The Darkest Part of the Forest – Holly Black (library book)
Near the little town of Fairfold, in the darkest part of the forest, lies a glass casket. Inside the casket lies a sleeping faerie prince that none can rouse. He’s the most fascinating thing Hazel and her brother Ben have ever seen. They dream of waking him – but what happens when dreams come true? In the darkest part of the forest, you must be careful what you wish for..
I loved Holly Black’s last book (The Coldest Girl in Coldtown) and I’ve been wanting to read this for a while, thankfully the library reserve service is my friend and unfortunately works faster than I thought it would, I have a 9 books out at the moment all of them from my reserve list, they’re coming in faster than I can read them. I also thought that it would be good to have a small break from The Glamourist Histories. This was perfect. Hazel is a frustrating ‘hero’ but that’s understandable given her history and relationships. I liked almost all of it. Hazel rescues herself even though she’s not quite aware she’s doing it and even though she’s scared and the fairies are really scary and not human. Some of this book is about parents, all of the major characters have parent issues and I like that the book shows consequences good and bad of parenting choices. The writing of the book felt like a fairy tale too.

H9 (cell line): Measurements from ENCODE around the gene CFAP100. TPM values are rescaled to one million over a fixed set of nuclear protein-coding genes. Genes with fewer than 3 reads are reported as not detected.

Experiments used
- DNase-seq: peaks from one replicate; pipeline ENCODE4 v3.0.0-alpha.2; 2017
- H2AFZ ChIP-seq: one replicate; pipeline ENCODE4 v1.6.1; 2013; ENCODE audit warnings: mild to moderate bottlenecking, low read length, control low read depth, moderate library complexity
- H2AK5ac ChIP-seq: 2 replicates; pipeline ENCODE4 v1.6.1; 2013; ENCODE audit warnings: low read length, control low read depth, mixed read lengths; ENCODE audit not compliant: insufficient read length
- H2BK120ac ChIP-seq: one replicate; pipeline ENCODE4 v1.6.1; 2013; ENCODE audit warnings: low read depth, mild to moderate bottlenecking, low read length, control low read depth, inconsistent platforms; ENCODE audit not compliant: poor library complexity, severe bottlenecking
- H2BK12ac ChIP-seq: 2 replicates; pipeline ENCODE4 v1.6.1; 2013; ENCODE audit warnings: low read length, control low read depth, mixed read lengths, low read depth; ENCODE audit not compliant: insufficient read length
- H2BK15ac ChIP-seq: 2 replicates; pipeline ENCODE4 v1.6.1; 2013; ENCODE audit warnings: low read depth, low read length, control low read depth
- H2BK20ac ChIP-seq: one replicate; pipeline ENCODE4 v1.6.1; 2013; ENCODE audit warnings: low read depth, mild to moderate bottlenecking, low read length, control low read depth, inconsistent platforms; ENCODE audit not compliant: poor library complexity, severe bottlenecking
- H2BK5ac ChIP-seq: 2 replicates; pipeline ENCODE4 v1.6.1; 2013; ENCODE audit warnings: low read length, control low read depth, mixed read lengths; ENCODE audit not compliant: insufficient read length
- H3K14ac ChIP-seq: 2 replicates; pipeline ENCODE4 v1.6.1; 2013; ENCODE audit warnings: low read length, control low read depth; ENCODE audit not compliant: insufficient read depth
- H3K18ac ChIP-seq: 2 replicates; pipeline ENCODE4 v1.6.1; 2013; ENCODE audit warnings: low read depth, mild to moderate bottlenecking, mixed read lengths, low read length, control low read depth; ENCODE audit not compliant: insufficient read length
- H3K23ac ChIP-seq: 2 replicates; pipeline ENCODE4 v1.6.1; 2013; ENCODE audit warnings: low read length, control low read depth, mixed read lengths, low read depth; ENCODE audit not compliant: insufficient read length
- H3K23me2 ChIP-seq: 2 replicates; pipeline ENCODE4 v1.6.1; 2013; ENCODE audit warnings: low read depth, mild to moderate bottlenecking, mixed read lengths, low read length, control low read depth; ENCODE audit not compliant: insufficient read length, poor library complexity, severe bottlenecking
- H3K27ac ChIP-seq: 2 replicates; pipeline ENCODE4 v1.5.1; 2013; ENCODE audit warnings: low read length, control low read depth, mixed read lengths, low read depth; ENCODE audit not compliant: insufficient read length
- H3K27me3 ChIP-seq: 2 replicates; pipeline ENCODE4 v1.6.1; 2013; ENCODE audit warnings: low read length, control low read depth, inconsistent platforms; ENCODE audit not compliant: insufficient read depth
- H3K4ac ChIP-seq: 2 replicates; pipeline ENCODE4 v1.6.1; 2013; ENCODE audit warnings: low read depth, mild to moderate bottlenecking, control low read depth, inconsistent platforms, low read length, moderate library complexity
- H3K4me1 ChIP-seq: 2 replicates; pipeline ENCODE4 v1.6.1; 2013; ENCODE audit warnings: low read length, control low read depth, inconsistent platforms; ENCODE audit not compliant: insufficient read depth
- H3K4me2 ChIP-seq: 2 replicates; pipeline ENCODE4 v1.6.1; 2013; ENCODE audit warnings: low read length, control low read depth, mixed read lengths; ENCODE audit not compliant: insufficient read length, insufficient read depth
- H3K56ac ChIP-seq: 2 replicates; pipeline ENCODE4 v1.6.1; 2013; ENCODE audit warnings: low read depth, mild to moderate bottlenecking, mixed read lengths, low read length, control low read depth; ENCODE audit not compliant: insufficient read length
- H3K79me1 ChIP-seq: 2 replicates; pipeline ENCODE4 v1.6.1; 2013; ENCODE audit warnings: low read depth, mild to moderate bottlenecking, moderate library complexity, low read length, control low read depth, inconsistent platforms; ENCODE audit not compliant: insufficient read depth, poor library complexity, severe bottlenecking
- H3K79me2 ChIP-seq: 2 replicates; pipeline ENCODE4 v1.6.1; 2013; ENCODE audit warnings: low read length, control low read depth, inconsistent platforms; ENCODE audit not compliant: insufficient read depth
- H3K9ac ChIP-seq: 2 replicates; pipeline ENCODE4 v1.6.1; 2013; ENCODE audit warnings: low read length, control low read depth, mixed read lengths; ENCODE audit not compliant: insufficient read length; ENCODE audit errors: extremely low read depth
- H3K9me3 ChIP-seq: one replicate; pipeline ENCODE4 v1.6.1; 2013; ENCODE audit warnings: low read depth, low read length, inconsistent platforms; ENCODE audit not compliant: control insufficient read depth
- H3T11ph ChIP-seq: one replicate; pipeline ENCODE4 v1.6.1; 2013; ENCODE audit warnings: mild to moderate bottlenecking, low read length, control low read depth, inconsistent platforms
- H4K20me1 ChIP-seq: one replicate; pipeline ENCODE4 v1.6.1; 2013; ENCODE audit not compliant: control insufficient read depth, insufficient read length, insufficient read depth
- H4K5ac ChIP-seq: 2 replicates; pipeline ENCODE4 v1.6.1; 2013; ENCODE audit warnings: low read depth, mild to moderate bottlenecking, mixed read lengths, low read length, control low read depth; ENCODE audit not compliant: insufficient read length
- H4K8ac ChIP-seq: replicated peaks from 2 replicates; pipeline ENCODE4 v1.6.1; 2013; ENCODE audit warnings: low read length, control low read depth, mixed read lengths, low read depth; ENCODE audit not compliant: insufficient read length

Genius scientist Mason Riley can cure world hunger, impress the media and piss off the Vice President of the United States all before breakfast. But he’s not sure he can get through his high school class reunion.
Then he meets the new girl in town. Adrianne Scott loves Sapphire Falls. The sleepy little town has been the perfect place to escape her fast-paced, high stress lifestyle. Her only plans now include opening her candy shop and living a quiet, drama-free life. Until Mason Riley bids four hundred dollars just to dance with her.
It was on Smart Bitches and lots of people liked it and it was free. I know, I’m easy when it comes to books and this was fun and I liked it, although it was all a bit too easy!
A King’s Ransom – Sharon Kay Penman (library book)
This was fairly delightful. I never expected to feel sympathy with Richard I but Penman makes a convincing case for PTSD and the changes after he was ransomed. As ever, the book is pretty well researched and easy to read.